So good of you to share your beautiful travel photos – and no, the stories are not boring. I visited the country a few years ago with two daughters in tow. Train rides, a ferry up the Irawaddy, and a horrendous 16 hour bus ride were just part of it. We got as far as Bagan, but what an adventure! One of those daughters is seriously thinking of going back soon – I hope she does.

    • saucygander 20 July 2014 at 11:51 am Reply

      Wasn’t Bagan marvellous? And the bus/train rides were part of the adventure. Your daughter will have a great time if she goes back! If the country continues to open up, it will probably be quite different in a few years time, so I’ve been encouraging friends to visit soon.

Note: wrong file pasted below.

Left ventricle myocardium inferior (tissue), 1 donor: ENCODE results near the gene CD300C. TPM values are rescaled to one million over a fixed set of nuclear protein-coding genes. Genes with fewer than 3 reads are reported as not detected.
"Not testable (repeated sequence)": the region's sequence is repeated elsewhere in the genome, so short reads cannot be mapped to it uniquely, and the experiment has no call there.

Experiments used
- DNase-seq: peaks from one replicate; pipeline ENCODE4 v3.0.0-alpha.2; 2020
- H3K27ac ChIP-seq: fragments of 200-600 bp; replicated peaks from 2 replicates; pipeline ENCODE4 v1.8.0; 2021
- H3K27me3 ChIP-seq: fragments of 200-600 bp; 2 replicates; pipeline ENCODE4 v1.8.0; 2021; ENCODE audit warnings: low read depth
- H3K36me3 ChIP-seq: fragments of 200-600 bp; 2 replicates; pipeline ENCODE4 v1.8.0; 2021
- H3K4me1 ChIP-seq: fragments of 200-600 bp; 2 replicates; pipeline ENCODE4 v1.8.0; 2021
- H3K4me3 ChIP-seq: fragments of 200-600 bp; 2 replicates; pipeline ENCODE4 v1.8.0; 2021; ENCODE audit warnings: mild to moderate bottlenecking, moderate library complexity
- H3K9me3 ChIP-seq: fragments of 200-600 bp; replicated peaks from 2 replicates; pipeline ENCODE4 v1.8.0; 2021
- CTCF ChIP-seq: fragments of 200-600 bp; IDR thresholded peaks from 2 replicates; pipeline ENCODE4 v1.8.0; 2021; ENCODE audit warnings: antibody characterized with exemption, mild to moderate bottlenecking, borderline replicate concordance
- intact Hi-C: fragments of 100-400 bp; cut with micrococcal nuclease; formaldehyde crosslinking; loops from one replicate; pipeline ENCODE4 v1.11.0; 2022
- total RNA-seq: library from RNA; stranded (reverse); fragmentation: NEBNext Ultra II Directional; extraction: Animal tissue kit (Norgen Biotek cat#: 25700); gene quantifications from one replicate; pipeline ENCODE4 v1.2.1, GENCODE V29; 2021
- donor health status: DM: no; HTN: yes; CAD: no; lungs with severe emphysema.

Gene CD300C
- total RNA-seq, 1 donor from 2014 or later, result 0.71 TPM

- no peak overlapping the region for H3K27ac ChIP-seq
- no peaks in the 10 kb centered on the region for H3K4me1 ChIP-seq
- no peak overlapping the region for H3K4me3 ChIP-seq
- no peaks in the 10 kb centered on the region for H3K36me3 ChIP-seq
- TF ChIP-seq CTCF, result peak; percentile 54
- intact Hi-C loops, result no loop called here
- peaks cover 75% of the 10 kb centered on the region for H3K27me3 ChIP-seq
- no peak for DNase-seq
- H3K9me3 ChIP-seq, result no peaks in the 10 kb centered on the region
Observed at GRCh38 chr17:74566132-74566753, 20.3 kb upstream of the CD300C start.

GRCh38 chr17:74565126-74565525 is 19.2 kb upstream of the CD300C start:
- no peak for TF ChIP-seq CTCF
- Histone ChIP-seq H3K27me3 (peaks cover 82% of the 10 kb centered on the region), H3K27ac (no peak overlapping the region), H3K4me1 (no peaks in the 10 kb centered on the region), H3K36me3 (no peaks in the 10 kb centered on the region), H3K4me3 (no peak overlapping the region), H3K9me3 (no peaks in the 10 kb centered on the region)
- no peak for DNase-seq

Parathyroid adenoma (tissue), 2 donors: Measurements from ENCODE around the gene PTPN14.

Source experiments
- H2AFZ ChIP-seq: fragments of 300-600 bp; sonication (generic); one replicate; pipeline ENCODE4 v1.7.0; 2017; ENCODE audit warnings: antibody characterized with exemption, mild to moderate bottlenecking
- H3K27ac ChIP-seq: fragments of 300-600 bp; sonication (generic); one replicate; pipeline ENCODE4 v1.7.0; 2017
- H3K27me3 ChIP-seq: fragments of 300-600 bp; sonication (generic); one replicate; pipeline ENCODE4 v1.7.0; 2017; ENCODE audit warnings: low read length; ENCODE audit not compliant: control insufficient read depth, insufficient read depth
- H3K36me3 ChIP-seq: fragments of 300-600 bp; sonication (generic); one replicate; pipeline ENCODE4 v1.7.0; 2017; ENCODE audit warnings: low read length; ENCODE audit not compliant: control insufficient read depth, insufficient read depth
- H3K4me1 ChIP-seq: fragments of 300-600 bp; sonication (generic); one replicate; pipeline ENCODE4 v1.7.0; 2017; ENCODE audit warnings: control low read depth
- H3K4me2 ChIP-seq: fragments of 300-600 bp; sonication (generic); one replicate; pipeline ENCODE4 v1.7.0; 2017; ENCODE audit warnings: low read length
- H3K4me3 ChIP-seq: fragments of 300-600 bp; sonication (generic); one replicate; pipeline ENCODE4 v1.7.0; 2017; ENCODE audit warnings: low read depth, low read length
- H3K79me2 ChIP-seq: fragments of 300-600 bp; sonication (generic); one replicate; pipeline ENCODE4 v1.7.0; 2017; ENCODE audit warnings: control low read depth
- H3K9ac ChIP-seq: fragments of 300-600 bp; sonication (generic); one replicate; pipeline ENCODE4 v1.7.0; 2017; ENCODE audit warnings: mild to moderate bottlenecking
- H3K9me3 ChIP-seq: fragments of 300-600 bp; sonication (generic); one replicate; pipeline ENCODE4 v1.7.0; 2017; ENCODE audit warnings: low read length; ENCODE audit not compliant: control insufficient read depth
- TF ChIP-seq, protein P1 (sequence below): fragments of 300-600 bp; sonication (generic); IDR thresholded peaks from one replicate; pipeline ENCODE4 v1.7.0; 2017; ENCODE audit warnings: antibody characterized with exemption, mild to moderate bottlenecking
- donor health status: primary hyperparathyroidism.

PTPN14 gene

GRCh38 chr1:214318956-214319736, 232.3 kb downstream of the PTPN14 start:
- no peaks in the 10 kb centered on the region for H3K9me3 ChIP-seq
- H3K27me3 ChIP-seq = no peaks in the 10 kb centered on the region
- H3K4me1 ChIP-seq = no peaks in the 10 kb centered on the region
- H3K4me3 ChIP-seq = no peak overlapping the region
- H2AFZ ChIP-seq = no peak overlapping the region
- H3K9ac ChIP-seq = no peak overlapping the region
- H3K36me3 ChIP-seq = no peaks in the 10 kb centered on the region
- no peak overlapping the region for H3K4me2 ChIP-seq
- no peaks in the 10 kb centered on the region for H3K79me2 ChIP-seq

7. Margot @ Gather and Graze 20 July 2014 at 12:43 pm Reply

    What a wonderful adventure! Sounds like the people you came across (both local and foreign) were the highlights!? So great that you could visit Burma while it’s still relatively untouched and not so touristy – must have been amazing to see!

    • saucygander 20 July 2014 at 3:30 pm Reply

      Margot, it was one of the best holidays I’ve taken. The people were so friendly, I think I mostly paid local prices and there wasn’t the intense sales pitch that we got in Egypt… And so much of the country still seemed very different from say Australia, even small things like taking a motorbike taxi was a novelty. There’ll be a few more Myanmar posts in between the food posts. 🙂

  8. Hilda 20 July 2014 at 1:03 pm Reply

    That was my feeling 10 years ago or so. My mother was born there and my grandfather spent all his working life there, so I was keen to see it before it is totally transformed.

  9. Liz 20 July 2014 at 3:14 pm Reply

    fantastic! Sorry about your phone–did you find?

    • saucygander 20 July 2014 at 3:32 pm Reply